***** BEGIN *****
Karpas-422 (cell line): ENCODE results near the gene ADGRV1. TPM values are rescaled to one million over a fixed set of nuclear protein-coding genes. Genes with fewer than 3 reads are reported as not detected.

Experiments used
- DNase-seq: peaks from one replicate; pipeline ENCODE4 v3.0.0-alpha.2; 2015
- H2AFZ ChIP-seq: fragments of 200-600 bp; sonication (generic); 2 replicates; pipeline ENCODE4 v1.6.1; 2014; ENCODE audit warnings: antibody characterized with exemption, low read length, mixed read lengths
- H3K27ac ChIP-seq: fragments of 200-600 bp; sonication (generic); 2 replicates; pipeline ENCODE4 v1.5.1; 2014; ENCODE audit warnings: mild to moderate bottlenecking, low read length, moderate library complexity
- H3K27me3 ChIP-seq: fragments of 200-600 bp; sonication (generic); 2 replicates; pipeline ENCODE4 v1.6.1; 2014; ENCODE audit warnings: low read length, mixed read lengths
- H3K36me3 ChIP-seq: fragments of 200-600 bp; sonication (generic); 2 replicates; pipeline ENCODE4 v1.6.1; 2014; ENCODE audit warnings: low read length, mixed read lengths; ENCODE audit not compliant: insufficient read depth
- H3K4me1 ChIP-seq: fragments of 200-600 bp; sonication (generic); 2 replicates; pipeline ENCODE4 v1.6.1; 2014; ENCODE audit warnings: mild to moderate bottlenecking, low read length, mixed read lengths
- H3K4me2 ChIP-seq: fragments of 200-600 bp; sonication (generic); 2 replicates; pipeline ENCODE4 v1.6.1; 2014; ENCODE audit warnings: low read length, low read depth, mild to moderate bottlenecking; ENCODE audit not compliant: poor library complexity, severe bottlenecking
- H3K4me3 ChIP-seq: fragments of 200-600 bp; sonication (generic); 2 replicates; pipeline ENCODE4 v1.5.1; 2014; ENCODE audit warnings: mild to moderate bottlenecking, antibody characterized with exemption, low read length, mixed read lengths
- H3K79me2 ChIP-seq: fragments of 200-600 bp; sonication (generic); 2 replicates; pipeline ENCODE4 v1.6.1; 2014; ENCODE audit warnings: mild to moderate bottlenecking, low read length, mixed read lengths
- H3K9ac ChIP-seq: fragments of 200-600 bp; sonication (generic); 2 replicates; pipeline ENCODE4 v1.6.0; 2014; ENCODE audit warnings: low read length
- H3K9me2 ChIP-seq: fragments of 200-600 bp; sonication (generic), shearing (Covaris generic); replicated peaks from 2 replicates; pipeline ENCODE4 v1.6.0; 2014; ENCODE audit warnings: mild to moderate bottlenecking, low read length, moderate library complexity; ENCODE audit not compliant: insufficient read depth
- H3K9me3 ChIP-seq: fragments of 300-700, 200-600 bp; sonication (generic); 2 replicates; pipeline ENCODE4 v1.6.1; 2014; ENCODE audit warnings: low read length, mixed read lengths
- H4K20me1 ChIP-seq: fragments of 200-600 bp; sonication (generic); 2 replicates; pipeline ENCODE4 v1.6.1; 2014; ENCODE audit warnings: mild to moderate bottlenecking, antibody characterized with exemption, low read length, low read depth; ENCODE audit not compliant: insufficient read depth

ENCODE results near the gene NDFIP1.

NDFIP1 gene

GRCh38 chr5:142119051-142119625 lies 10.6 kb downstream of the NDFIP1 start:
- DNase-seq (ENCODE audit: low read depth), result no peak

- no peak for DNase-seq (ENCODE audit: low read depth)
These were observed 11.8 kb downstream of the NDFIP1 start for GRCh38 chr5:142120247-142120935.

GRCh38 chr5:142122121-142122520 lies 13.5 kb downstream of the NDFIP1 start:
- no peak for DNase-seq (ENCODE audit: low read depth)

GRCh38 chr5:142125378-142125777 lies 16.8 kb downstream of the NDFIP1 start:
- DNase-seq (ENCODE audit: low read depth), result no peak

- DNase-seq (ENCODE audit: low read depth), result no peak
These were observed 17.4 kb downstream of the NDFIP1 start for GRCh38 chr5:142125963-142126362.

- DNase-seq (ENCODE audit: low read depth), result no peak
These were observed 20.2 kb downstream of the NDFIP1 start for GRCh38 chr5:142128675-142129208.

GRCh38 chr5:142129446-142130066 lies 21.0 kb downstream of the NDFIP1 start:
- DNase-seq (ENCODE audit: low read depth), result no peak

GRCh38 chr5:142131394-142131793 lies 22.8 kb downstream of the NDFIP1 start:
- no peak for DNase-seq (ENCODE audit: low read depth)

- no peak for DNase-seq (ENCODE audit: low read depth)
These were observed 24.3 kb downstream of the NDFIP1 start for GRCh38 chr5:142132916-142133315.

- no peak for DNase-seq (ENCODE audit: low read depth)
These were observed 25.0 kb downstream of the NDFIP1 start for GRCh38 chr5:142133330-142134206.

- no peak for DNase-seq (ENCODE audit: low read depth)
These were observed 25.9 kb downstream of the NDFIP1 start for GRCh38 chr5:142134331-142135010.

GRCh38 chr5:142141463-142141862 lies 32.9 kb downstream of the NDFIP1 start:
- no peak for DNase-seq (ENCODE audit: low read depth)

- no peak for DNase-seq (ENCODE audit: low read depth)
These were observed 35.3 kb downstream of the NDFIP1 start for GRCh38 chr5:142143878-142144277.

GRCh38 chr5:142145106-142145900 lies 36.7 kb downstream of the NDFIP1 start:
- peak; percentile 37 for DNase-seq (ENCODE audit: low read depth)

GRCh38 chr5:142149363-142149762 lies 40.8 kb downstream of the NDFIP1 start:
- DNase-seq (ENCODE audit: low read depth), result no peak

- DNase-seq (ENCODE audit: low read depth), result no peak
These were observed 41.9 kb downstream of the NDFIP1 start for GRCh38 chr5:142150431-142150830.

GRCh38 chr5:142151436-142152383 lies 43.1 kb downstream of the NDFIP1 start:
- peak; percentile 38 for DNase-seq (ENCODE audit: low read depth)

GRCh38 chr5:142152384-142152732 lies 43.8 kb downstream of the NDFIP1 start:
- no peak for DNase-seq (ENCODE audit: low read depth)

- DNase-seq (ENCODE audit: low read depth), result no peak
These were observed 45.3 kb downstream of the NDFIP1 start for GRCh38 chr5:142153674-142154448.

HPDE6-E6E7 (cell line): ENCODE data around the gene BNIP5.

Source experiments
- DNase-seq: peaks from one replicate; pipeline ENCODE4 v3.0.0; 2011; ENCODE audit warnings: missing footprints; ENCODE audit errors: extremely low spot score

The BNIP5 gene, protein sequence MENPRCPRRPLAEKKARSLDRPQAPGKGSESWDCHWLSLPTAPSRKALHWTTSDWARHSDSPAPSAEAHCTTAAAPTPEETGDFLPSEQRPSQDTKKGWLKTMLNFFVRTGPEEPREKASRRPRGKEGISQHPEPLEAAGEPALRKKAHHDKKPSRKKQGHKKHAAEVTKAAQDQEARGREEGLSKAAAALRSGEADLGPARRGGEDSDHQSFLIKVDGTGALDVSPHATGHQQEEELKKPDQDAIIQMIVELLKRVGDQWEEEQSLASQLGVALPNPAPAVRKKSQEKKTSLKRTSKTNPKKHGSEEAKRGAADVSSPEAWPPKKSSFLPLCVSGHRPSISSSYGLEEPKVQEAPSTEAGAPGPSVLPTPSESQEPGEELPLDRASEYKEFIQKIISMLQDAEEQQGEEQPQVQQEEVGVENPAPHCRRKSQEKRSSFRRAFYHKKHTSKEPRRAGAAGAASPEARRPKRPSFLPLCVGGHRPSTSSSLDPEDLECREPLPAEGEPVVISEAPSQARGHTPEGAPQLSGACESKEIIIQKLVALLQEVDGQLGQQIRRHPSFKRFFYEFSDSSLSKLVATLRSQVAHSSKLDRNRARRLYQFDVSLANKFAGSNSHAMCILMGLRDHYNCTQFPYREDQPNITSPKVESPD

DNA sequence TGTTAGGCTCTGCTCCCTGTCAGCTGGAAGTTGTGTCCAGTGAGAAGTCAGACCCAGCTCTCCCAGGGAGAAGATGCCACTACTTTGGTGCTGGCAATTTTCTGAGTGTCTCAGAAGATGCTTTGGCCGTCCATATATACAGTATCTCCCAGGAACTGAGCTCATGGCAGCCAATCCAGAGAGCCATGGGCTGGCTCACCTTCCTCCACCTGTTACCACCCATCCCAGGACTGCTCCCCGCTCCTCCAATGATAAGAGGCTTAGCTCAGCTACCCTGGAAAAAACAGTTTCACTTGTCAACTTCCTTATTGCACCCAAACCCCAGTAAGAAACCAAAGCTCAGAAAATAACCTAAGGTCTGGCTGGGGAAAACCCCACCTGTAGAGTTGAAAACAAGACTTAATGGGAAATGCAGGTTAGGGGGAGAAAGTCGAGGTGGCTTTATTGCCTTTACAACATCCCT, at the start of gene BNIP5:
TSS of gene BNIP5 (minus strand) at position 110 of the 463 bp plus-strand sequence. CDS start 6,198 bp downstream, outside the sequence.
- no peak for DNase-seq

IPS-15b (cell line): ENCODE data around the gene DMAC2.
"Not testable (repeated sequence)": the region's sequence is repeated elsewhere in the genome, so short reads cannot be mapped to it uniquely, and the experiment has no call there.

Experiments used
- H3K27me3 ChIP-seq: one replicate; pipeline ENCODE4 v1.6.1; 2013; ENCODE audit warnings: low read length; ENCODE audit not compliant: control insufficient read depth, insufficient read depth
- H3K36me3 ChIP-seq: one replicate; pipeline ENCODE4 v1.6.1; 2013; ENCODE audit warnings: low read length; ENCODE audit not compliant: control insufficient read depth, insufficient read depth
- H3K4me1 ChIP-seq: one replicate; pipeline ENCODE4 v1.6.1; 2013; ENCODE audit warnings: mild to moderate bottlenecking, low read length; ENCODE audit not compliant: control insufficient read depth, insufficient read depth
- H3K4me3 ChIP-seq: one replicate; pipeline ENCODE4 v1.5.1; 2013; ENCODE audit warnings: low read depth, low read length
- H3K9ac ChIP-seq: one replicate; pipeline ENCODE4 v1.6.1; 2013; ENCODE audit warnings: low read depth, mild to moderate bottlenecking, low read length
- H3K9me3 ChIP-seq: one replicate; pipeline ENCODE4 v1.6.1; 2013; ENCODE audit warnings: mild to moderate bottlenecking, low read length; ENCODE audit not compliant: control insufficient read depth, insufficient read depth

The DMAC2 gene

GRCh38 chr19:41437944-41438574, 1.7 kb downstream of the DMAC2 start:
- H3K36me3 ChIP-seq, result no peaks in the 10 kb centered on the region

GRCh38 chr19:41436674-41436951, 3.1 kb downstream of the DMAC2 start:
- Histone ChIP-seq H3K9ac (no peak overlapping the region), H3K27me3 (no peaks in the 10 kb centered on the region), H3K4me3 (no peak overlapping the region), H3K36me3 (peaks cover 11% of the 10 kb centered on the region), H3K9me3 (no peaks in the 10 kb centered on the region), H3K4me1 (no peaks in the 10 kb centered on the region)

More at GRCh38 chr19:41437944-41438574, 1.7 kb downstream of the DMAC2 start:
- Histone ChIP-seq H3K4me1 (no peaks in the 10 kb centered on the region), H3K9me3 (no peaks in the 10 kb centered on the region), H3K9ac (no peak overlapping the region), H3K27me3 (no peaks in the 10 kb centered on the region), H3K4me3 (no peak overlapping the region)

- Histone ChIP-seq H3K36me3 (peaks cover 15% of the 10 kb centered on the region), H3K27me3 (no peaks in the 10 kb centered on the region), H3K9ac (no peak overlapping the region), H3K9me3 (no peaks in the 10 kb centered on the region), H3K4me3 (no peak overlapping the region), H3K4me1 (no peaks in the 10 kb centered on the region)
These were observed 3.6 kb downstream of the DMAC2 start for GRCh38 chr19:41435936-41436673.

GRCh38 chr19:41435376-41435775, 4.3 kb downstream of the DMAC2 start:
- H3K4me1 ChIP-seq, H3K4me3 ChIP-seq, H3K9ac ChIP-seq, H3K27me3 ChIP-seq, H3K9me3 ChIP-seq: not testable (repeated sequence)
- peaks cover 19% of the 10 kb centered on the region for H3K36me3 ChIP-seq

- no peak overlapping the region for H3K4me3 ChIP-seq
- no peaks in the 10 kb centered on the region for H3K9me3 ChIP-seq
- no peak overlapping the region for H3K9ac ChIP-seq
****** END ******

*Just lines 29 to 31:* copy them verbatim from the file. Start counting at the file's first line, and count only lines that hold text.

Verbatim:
These were observed 20.2 kb downstream of the NDFIP1 start for GRCh38 chr5:142128675-142129208.

GRCh38 chr5:142129446-142130066 lies 21.0 kb downstream of the NDFIP1 start:
- DNase-seq (ENCODE audit: low read depth), result no peak